Doug Dillaman’s review published on Letterboxd :
So the other week at the library, I discovered a book called Filming For The Future. I got it out and discovered it was a book on a filmmaker I'd never heard of, Louis van Gasteren, that included 3 DVDs. So, what the hell.
I've watched only one of the films in full. Of the other two I've sampled, both are obsessed with reclaiming land from water in the Netherlands, a topic I can't say I'm as passionate about as van Gasteren. 1960's A NEW VILLAGE ON NEW LAND feels like a pretty straightforward information film of the time, while 1990's A MATTER OF LEVEL has some of what the kids are calling "vaporwave", postulating a computer interface to create a dialogue to explore the same topic. I didn't last ten minutes with either.
THE HOUSE (HET HUIL), however, is something entirely different. It's a half-hour short that jumps through time between the construction, usage, and demolition of a house, with very little dialogue but fragments of stories of its residents (and in the case of the Nazis, occupying forces) emerging.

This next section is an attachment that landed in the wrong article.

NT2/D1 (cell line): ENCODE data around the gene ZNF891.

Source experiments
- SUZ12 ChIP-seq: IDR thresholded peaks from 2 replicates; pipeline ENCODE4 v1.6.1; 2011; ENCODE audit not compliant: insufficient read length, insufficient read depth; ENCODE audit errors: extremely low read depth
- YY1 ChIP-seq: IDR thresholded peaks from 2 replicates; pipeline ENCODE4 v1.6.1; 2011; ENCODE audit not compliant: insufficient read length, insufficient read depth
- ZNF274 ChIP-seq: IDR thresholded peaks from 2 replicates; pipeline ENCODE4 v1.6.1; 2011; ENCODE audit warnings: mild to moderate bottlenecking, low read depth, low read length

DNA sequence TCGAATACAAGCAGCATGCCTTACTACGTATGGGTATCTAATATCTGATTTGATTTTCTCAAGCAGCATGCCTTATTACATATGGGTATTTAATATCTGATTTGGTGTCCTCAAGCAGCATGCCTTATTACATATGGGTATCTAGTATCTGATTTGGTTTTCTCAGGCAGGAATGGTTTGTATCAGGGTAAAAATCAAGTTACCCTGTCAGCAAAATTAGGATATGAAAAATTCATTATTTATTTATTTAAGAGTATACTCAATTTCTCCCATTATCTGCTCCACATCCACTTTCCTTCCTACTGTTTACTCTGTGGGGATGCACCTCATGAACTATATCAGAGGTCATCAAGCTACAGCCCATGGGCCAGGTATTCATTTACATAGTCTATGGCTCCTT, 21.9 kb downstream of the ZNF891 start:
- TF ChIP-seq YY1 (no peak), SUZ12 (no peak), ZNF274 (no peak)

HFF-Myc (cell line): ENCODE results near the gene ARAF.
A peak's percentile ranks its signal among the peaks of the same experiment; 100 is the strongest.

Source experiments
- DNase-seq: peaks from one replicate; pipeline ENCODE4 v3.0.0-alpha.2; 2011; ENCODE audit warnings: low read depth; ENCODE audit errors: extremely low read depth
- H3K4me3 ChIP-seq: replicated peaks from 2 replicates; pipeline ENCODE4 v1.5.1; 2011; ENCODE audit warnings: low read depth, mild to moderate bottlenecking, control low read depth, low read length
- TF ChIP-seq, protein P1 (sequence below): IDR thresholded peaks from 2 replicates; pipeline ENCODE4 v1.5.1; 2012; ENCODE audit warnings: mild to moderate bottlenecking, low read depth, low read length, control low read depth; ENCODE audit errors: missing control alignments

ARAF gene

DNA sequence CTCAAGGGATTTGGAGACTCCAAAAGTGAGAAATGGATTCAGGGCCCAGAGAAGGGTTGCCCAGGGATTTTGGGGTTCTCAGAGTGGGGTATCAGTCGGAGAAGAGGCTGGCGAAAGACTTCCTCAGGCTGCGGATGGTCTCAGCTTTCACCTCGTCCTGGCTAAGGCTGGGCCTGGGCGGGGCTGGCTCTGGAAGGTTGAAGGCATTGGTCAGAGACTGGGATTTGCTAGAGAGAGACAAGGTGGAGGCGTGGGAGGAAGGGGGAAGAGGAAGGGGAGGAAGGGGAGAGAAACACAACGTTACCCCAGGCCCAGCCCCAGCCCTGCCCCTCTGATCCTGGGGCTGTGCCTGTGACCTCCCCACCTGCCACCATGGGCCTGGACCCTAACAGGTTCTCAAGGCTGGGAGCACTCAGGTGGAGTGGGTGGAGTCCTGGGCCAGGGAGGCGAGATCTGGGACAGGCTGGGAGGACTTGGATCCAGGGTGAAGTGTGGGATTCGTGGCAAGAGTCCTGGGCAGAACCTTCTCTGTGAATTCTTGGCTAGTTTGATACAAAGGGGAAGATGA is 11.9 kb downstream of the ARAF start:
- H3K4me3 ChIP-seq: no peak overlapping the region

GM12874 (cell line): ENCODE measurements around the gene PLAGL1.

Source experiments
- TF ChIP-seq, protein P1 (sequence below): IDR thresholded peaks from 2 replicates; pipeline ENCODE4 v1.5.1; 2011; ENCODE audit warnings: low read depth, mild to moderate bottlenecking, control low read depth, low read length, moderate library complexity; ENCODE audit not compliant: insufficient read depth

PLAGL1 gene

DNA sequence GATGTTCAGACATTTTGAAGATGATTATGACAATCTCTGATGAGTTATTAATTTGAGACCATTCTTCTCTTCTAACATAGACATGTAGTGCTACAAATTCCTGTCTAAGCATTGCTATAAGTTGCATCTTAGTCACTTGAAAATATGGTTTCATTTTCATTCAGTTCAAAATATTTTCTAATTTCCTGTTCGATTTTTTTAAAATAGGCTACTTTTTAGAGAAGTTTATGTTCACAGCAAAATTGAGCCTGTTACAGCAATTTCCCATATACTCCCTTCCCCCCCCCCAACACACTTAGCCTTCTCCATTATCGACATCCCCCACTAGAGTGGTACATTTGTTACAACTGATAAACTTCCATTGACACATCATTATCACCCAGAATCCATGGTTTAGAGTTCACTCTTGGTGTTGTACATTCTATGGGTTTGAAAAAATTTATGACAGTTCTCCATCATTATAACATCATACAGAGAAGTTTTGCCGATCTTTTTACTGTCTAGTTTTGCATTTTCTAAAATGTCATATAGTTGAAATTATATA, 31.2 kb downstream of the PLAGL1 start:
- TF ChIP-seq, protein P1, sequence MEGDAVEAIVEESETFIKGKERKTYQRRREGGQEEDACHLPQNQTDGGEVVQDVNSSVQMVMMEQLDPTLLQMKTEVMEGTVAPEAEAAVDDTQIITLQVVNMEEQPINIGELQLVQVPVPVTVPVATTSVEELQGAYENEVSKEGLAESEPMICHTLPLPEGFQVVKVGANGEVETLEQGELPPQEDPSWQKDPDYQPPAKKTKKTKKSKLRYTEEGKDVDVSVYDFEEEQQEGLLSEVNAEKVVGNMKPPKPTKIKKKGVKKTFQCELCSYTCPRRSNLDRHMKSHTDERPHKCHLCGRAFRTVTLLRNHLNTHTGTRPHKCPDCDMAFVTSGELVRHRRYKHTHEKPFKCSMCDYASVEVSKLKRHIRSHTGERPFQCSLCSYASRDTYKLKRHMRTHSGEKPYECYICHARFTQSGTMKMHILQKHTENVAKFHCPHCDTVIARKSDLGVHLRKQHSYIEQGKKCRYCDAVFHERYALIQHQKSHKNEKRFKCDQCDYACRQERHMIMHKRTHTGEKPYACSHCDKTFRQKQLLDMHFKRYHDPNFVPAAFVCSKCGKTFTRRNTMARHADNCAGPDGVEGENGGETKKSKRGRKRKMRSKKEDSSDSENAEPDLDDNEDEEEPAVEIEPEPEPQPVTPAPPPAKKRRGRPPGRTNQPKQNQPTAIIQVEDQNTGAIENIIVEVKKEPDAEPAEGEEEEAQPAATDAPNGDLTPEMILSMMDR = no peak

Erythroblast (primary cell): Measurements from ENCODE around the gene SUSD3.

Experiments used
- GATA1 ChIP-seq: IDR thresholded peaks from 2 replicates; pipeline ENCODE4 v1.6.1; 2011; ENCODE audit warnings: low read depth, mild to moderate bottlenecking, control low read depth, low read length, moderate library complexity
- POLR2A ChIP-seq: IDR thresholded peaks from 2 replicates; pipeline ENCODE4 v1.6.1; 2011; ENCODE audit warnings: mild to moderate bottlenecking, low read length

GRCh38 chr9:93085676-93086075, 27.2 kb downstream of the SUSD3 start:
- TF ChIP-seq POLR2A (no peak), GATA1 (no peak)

And it blew me away. It seems like the sort of seminal short film that would be habitually shown in film classes, but it apparently has next to no reputation whatsoever (it only has 21 votes on IMDb). As such, I'm worried that I'm far too easily impressed and hyping up some obscure film y'all will find inconsequential. But the building of dramatic moments, only to literally rip them out from under us with diggers, never failed to move me, even when repeated in a few different ways. I imagine my lack of Dutch history means I'm missing a bit, but regardless, it still resonates.